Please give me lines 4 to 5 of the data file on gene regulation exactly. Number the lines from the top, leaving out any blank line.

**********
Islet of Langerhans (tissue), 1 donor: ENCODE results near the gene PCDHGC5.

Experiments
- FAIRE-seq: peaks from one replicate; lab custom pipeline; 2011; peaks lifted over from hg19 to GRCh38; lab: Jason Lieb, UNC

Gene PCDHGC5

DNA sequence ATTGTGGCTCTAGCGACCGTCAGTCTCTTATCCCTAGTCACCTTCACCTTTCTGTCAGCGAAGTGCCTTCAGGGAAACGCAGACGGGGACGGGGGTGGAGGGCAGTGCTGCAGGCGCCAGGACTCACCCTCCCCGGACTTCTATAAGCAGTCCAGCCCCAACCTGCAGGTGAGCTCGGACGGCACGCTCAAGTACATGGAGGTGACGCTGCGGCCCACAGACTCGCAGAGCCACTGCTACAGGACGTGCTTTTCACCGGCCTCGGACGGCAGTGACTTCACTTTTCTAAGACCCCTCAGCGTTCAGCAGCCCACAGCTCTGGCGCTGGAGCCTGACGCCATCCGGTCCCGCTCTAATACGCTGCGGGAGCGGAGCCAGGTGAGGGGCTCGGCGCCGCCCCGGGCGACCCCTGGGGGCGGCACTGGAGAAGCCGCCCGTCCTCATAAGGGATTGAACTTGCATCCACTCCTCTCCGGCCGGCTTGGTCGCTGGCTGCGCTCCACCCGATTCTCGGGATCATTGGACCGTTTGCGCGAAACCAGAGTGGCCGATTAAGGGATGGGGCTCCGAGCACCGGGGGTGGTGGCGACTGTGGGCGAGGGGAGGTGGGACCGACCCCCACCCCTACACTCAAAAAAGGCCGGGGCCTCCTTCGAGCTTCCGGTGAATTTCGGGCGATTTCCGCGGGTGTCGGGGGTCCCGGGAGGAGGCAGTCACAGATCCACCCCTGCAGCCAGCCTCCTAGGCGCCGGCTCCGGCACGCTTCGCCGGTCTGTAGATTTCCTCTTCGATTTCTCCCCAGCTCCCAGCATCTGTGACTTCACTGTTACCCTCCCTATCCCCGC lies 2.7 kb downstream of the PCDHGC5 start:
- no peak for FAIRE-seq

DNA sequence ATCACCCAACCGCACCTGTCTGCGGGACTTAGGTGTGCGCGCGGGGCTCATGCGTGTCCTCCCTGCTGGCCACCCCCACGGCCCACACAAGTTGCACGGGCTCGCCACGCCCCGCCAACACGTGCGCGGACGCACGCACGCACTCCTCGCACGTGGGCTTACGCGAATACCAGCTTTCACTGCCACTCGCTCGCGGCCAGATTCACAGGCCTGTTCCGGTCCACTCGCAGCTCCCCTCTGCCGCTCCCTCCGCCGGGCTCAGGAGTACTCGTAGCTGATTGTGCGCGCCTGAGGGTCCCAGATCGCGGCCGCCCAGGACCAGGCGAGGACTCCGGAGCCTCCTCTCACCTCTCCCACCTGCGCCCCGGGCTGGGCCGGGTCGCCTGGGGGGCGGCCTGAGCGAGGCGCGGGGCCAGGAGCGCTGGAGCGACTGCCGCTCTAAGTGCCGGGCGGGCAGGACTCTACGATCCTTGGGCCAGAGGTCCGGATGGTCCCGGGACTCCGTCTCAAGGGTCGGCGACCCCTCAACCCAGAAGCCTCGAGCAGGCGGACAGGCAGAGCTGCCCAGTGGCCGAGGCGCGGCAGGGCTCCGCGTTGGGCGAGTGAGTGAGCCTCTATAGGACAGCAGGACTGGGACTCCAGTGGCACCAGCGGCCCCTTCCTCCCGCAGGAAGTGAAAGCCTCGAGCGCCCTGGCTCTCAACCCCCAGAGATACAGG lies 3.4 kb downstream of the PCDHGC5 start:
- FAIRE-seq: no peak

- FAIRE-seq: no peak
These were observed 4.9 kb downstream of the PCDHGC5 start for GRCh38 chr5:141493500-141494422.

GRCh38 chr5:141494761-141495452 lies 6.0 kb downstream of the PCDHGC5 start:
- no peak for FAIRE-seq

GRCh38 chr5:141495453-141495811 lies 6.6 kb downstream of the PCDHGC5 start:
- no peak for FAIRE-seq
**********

Gene PCDHGC5

DNA sequence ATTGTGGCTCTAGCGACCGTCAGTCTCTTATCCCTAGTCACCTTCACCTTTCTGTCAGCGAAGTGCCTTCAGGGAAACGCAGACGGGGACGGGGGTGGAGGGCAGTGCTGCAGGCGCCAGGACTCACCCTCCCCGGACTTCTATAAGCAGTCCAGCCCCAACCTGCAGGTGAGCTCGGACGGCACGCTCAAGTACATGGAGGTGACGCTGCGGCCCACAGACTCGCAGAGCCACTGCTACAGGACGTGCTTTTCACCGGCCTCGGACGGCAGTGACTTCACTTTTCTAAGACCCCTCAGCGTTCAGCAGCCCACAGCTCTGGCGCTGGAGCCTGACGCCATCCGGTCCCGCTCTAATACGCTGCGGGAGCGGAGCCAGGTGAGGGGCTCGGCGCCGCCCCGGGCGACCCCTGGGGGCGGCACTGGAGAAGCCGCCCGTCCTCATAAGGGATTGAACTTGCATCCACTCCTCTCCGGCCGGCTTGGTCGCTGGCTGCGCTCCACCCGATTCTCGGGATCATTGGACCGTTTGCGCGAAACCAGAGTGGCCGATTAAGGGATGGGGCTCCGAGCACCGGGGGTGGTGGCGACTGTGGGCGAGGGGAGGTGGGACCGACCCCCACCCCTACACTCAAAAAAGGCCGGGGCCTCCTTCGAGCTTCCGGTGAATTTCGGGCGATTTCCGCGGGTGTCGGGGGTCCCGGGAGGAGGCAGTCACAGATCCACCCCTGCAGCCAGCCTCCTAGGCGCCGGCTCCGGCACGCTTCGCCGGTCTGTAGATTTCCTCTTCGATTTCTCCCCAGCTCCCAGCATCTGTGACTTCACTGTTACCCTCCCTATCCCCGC lies 2.7 kb downstream of the PCDHGC5 start: